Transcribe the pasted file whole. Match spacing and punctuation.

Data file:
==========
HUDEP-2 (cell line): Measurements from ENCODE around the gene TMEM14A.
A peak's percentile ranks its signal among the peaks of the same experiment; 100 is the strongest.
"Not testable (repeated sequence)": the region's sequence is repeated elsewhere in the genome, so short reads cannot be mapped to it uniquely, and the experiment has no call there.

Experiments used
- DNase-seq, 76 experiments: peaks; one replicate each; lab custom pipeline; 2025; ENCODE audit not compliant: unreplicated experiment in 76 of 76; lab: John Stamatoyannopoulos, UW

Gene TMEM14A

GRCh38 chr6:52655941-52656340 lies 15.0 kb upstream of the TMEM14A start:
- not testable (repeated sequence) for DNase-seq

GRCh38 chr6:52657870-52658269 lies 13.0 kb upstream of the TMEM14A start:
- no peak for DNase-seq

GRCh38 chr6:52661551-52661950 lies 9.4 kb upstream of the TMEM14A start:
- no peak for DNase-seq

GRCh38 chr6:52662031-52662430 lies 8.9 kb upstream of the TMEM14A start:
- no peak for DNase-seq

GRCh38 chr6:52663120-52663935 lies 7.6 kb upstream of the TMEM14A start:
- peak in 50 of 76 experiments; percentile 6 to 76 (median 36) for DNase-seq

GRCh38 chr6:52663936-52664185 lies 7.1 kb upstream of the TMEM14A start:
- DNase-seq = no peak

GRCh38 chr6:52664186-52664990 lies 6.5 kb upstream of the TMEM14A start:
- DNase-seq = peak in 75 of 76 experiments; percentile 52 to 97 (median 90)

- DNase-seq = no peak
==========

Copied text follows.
HUDEP-2 (cell line): Measurements from ENCODE around the gene TMEM14A.
A peak's percentile ranks its signal among the peaks of the same experiment; 100 is the strongest.
"Not testable (repeated sequence)": the region's sequence is repeated elsewhere in the genome, so short reads cannot be mapped to it uniquely, and the experiment has no call there.

Experiments used
- DNase-seq, 76 experiments: peaks; one replicate each; lab custom pipeline; 2025; ENCODE audit not compliant: unreplicated experiment in 76 of 76; lab: John Stamatoyannopoulos, UW

Gene TMEM14A

GRCh38 chr6:52655941-52656340 lies 15.0 kb upstream of the TMEM14A start:
- not testable (repeated sequence) for DNase-seq

GRCh38 chr6:52657870-52658269 lies 13.0 kb upstream of the TMEM14A start:
- no peak for DNase-seq

GRCh38 chr6:52661551-52661950 lies 9.4 kb upstream of the TMEM14A start:
- no peak for DNase-seq

GRCh38 chr6:52662031-52662430 lies 8.9 kb upstream of the TMEM14A start:
- no peak for DNase-seq

GRCh38 chr6:52663120-52663935 lies 7.6 kb upstream of the TMEM14A start:
- peak in 50 of 76 experiments; percentile 6 to 76 (median 36) for DNase-seq

GRCh38 chr6:52663936-52664185 lies 7.1 kb upstream of the TMEM14A start:
- DNase-seq = no peak

GRCh38 chr6:52664186-52664990 lies 6.5 kb upstream of the TMEM14A start:
- DNase-seq = peak in 75 of 76 experiments; percentile 52 to 97 (median 90)

- DNase-seq = no peak